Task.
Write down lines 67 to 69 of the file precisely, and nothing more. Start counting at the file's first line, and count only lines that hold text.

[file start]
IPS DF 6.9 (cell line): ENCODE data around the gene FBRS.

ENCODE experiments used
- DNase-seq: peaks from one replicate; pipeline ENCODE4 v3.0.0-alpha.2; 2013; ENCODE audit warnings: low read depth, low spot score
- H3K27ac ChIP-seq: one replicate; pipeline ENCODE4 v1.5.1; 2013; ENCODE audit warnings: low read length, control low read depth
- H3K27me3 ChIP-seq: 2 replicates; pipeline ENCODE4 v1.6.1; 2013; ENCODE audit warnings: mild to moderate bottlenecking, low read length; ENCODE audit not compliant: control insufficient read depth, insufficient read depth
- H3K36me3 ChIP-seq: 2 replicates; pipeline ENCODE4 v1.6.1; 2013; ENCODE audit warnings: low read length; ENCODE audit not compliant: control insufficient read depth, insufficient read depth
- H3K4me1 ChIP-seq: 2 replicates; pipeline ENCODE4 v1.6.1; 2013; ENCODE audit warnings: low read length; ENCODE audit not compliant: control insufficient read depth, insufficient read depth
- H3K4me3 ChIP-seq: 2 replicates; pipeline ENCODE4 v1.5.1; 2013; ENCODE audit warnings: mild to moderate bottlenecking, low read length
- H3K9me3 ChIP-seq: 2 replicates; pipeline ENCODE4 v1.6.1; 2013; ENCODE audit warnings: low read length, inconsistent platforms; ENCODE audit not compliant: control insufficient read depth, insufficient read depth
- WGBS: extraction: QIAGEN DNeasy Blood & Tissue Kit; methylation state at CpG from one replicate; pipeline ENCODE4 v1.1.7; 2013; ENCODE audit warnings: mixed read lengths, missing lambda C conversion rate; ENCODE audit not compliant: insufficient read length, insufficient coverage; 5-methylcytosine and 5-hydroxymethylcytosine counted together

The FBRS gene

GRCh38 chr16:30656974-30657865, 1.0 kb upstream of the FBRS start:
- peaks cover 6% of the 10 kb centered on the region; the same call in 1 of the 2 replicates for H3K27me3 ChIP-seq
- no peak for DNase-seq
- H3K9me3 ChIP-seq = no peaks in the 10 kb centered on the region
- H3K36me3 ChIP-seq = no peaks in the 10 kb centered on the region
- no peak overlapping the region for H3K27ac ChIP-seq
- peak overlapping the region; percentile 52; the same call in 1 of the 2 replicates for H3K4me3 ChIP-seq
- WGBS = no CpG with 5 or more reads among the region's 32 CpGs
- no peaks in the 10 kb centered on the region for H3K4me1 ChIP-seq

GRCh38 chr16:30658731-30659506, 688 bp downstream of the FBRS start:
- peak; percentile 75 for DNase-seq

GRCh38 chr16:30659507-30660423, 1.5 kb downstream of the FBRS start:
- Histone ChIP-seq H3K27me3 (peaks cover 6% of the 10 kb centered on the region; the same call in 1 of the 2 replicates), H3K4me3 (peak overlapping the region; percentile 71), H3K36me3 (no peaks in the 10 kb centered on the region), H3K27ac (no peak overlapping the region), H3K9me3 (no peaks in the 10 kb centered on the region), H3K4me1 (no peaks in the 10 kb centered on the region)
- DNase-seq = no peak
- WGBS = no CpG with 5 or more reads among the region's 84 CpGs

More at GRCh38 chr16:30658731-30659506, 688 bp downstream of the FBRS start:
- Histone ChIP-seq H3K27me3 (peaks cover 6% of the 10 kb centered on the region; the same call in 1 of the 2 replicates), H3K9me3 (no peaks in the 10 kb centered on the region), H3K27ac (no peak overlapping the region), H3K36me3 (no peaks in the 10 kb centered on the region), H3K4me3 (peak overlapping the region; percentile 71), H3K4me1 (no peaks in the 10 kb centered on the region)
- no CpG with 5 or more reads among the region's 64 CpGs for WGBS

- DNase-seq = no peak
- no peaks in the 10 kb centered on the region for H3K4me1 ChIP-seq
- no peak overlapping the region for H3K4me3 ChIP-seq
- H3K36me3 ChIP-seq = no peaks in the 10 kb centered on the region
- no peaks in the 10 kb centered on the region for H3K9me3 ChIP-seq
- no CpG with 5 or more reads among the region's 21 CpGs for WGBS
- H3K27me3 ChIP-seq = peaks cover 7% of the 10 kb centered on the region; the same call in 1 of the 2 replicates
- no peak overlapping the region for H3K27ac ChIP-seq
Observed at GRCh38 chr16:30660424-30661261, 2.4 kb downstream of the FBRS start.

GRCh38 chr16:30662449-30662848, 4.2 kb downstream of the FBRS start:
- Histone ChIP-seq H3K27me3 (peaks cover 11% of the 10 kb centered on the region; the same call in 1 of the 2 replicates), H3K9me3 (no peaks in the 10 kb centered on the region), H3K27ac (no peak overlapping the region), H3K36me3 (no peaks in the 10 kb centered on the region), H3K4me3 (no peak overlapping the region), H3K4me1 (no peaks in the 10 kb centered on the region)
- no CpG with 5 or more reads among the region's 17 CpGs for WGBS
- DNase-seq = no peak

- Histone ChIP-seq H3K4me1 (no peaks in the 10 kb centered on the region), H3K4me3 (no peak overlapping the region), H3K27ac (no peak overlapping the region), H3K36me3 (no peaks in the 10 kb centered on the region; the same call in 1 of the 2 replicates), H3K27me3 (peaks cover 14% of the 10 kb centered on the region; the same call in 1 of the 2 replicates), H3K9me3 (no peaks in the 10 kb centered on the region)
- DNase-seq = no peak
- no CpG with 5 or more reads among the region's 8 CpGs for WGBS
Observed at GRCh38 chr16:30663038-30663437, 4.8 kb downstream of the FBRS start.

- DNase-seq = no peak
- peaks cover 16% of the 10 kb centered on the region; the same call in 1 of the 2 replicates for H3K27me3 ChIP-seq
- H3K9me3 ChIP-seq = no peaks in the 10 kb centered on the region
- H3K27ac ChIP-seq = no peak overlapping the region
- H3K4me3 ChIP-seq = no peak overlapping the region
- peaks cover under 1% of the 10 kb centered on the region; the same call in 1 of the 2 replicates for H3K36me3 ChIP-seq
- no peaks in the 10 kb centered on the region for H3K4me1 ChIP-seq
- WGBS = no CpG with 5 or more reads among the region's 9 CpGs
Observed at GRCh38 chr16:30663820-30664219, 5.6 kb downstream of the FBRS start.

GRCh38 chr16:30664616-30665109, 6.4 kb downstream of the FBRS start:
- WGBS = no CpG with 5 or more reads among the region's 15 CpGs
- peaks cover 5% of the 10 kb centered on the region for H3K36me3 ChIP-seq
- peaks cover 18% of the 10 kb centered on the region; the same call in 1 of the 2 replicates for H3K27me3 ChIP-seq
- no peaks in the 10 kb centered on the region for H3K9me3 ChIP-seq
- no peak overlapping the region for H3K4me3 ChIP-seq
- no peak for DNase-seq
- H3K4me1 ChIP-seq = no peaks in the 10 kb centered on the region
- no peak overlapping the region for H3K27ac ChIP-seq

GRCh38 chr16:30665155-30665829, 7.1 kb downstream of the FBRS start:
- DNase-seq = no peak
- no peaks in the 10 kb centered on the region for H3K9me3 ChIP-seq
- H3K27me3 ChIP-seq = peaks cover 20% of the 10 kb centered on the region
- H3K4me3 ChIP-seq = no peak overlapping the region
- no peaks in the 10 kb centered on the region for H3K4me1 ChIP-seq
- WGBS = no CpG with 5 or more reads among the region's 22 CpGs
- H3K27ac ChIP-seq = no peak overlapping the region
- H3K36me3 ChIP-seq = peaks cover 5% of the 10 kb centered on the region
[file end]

- no peaks in the 10 kb centered on the region for H3K9me3 ChIP-seq
- H3K27me3 ChIP-seq = peaks cover 20% of the 10 kb centered on the region
- H3K4me3 ChIP-seq = no peak overlapping the region